Contributed by Joe McAneney, The High Expedition Co.
There is currently no question as to whether or not marijuana cannabis exists in the Mat-Su Borough (MSB). The only question you need to ask yourself is whether or not you would prefer to see that cannabis supplied by a criminal black market or by a regulated and taxed market.
A “Yes” vote on Proposition No. B-1 will effectively ban all commercial cannabis businesses from operating in the non-area-wide parts of the MSB, allowing the unregulated market to flourish. A “No” vote will allow businesses to operate and shift the commerce that is already taking place away from the unregulated market, which doesn’t exactly have an age verification policy for customers.
How did we get to this point? The state of Alaska passed Ballot Measure 2 (An act to tax and regulate the production, sale, and use of marijuana) in 2014 by a margin of 53.2%. The state has been constructing the regulations that will govern this new industry ever since. Section 17.38.110 “Local Control” in the ballot language set out that local governments would have the ability to prohibit the operation of cannabis businesses by means of an ordinance or voter initiative. Shortly thereafter, a group supporting continued prohibition of cannabis gathered the required signatures to have Initiative Ordinance 15-088 (Proposition No. B-1) on the October 4th ballot, which could prohibit the operation of cannabis businesses except those involving industrial hemp in the area outside of the cities in the MSB.
The cities of Palmer and Wasilla have already enacted prohibitions on operating cannabis businesses within their city limits. The city of Houston is effectively allowing the operation of cannabis businesses by means of a failed vote on an attempt to prohibit operations. If the vote passes and the prohibition is enacted, Houston city limits will be the only area in the entire borough that will accommodate cannabis businesses. It’s not difficult to imagine the tax revenue that Houston will gladly accept because of this.
Who knows, maybe we can use their brand new public pool facility they will build with the revenue after all the other cities in the MSB can’t afford to fix theirs. Not to mention the new and stable job creation, along with reduced access for minors to cannabis. Don’t worry Wasilla and Palmer, you will have another chance in the future to reverse the prohibition after watching the other parts of the state (and hopefully borough) reap the benefits by supporting this industry.
This should help your decision if you are still on the fence about the topic:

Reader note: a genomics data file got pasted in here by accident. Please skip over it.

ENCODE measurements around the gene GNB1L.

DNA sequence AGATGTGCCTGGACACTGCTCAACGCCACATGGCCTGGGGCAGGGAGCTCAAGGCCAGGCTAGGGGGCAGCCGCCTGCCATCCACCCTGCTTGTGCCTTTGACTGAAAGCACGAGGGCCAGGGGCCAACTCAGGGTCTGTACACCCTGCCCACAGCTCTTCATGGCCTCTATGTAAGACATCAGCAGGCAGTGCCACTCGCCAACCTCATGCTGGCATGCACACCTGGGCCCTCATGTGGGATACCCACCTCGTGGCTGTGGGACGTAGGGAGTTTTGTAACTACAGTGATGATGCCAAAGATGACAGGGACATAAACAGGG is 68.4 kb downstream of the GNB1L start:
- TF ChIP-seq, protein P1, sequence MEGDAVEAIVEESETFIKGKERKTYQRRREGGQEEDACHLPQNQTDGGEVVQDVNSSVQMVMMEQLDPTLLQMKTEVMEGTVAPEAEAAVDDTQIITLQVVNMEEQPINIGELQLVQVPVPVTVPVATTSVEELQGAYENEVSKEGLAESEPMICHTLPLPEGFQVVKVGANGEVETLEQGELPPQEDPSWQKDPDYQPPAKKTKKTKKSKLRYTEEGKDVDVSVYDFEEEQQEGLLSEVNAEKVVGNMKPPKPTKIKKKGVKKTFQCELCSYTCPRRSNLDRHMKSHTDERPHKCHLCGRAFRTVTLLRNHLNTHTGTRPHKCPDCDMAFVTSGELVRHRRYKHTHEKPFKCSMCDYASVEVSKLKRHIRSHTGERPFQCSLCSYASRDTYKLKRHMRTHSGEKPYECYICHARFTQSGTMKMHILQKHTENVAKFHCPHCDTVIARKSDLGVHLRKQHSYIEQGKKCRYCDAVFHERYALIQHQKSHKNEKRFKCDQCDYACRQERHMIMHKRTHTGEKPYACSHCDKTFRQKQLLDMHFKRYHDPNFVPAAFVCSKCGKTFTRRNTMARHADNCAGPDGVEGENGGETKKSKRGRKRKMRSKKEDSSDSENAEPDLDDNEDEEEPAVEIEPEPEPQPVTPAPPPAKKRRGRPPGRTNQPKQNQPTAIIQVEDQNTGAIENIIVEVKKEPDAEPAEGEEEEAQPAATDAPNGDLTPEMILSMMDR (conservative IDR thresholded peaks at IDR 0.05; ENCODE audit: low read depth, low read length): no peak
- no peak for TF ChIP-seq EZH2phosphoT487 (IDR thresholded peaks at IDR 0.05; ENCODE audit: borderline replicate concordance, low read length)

There will also be a question on the October 4th ballot regarding whether or not to implement a 5% sales tax on cannabis products. That’s right, a sales tax on a product that is already being sold tax-free and will inject the MSB budget with the revenues that are being lost every day there is not a regulated and taxed market in place. If you aren’t sure whether or not the MSB is in need of a new source of revenue just dial your district representative and ask them how the budget is looking.
Not to sound suspicious, but consider the fact that one of the main supporters of this initiative owns an industrial farm in the MSB and intends to cultivate industrial hemp. Notice how that was carefully excluded from the prohibition even though hemp is cannabis. This attempt to prohibit something we already voted on undermines our voice and prevents a new industry from starting in an economy that is in desperate need right now.
A “No” vote on prohibition means:
• Strictly regulated access to persons over 21 with identification
• All products are tested by a licensed state testing lab.
• Job and career path availability
• Legal taxable income for the MSB and state of Alaska, and a decline in unregulated sales.
The MSB needs to unite and embrace this sustainable industry and set the bar in Alaska by continuing to pioneer one civil liberty and common sense decision at a time. Vote “No” on Prop B-1 October 4th and dispensaries will be open just in time for Thanksgiving dinner with one less trip to Anchorage.
To learn more about the campaign supporting the movement, “Say No To Prohibition,” you can visit the Facebook page, “Say “No’’ to Prohibition in the Valley”, or visit the website www.savethematsu.org.
Joe McAneney is a tax paying land owner in the Mat-Su Borough and has applied for a retail cannabis business license on Main Street in Talkeetna that will go by the name, “The High Expedition Company’’. McAneney looks forward to providing quality jobs to borough residents and helping reshape the negative stigma still surrounding cannabis.